With the looming threat of the Time-Warner/Comcast merger, it’s no wonder that the other big cable providers are looking for their own ways to expand. According to the Wall Street Journal, DirectTV is entertaining purchase and merger offers from AT&T and Dish Network.
The deal would potentially be even bigger than the TWC merger, with DirecTV worth about $40 billion on paper. Add to that the value of virtually unlimited expansion, and it starts to become clear why these players are so interested.
Verizon, which has existing deals with DirectTV to service packages for their DSL and dial-up customers, is not reported to be in the game. This is likely because Verizon acquired Intel’s aborted attempt at creating an Internet-based cable service last year. Verizon, unlike Intel, already possesses carriage agreements with the networks, so when they do launch, they’re likely to be more successful than Intel or Apple were in their efforts.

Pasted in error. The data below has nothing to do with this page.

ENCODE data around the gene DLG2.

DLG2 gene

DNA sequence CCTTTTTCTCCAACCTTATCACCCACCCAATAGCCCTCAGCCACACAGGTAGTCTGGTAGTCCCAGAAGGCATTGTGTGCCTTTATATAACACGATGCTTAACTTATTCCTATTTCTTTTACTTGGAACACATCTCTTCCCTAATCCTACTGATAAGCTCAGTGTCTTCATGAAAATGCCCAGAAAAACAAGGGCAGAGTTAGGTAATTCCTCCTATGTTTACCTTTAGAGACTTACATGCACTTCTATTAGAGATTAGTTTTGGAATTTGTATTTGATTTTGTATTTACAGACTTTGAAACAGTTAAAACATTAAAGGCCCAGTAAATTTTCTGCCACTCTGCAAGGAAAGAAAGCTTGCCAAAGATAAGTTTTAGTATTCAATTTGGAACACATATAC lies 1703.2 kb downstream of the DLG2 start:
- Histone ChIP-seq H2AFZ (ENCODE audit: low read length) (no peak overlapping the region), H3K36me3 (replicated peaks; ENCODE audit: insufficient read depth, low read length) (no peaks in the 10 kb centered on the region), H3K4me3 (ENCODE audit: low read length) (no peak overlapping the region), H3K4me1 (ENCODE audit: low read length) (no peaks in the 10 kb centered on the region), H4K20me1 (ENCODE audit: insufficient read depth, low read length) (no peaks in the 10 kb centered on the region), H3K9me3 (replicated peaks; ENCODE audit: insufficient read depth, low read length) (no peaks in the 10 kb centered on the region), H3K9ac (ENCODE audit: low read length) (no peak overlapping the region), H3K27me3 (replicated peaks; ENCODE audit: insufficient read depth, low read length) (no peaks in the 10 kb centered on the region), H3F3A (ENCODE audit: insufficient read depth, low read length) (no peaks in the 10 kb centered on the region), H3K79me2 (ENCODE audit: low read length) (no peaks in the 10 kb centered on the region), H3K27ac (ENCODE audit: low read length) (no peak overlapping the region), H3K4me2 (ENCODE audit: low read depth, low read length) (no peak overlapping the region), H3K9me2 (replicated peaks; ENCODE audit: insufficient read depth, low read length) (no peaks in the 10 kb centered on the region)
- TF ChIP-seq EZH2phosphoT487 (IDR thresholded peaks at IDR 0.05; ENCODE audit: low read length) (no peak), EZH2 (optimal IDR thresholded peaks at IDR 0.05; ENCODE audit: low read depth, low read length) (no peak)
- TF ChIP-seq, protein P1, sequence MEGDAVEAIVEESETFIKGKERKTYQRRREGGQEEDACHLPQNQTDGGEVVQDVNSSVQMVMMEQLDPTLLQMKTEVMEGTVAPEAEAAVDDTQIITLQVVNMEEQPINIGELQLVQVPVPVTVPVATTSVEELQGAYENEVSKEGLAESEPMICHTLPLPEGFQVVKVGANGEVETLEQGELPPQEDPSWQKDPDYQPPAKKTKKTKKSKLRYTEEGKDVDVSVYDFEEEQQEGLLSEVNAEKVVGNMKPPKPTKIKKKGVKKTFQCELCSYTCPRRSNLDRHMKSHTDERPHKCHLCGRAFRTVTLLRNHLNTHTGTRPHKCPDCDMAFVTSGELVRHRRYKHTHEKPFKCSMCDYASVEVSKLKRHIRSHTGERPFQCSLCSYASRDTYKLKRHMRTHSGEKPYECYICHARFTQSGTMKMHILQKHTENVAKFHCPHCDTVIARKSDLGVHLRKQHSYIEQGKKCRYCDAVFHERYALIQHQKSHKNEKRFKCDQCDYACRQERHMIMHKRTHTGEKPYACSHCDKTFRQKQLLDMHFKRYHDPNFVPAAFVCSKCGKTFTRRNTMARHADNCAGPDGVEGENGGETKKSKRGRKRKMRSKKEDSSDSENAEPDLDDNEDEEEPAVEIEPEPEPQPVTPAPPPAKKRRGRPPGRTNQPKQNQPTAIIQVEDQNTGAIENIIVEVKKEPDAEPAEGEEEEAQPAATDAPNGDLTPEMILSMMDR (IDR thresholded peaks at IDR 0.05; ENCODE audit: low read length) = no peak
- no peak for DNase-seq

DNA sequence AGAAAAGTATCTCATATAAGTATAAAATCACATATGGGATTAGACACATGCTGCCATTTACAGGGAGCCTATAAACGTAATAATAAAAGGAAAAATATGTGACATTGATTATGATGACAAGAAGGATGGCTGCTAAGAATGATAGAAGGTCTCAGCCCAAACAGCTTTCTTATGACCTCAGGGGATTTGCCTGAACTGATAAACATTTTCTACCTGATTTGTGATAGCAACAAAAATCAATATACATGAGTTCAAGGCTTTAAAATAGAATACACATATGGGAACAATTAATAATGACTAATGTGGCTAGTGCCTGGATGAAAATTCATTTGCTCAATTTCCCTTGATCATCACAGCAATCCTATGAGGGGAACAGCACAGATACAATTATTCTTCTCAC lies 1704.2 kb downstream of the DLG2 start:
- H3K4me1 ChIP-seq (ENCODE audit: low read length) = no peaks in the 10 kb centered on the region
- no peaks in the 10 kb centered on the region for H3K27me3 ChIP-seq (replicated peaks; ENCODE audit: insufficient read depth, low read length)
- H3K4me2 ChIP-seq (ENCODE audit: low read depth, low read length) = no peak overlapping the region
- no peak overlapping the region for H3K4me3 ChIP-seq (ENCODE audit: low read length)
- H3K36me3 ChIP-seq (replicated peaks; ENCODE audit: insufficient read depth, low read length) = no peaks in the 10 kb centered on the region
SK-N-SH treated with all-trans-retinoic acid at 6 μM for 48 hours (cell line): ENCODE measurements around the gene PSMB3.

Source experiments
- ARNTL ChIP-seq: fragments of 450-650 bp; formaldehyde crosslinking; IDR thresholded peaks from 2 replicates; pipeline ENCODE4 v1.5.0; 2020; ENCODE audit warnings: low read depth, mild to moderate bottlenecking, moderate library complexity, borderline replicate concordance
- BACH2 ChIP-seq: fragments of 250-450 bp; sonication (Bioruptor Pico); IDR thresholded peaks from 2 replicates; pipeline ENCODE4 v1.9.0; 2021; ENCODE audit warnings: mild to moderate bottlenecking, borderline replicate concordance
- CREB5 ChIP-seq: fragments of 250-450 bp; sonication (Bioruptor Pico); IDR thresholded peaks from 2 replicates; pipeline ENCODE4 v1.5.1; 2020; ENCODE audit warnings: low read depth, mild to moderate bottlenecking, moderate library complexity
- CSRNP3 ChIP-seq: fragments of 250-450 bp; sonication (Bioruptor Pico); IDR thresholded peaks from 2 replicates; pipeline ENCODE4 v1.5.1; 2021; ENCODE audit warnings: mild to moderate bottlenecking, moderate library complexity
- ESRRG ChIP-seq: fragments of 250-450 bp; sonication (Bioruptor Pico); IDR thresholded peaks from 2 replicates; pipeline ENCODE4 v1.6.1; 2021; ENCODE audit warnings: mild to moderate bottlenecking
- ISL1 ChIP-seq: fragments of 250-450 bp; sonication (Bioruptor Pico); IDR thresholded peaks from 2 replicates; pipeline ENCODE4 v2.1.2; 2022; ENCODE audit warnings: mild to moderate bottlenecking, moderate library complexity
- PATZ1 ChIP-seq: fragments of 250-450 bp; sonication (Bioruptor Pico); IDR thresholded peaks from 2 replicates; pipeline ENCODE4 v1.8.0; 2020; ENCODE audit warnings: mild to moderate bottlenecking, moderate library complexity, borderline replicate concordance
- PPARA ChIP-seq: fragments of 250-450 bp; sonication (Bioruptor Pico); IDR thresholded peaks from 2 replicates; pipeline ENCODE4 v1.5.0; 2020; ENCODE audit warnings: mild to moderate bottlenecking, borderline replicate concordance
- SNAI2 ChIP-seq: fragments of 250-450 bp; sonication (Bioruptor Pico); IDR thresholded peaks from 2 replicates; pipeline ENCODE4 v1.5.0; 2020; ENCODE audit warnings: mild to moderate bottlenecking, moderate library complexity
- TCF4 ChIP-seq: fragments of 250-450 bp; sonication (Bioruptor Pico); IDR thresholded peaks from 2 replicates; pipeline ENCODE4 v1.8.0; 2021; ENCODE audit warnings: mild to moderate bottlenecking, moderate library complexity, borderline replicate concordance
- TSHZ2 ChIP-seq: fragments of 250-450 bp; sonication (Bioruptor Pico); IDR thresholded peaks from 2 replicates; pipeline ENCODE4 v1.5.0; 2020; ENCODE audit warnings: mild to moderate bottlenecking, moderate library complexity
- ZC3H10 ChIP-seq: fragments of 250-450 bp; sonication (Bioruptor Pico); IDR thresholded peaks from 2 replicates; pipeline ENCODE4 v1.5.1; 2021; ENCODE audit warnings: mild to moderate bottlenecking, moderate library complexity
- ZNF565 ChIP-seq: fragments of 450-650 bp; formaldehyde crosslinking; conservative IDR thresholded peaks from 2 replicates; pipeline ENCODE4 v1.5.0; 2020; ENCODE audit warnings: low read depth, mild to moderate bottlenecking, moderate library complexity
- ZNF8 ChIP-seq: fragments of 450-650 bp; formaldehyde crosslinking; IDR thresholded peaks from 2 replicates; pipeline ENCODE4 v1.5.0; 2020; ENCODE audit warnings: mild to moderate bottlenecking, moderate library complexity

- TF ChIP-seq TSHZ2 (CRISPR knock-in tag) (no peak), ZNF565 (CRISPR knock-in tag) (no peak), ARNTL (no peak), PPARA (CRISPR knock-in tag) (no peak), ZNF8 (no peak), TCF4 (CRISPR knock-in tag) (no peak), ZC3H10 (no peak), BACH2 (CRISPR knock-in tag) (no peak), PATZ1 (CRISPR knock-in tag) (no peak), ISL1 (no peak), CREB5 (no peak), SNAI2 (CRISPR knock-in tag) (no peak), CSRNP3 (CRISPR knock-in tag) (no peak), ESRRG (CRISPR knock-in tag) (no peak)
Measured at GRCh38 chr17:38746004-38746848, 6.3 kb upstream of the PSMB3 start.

Satellite television is popular in rural areas where cable companies are loathe to string cable, and in recent years, wireless companies like AT&T have been beefing up their cell towers to sell wireless Internet to these people (at the kind of high prices you enjoy on your phone, for not that much more data). These plans may have something to do with the consistent rejection of the Obama administration’s desire to Eisenhower the Internet by sponsoring fiber runs to small communities. Either way, I maintain the opinion that when you’re dealing with companies as enormous as all the players in this game, mergers and acquisitions always lead to higher prices, less choice, and no competition. At least if Dish is the buyer, instead of AT&T, they can repurpose satellites with more channels and better coverage in the sky. Still, I’m not holding my breath for that one to turn out well either.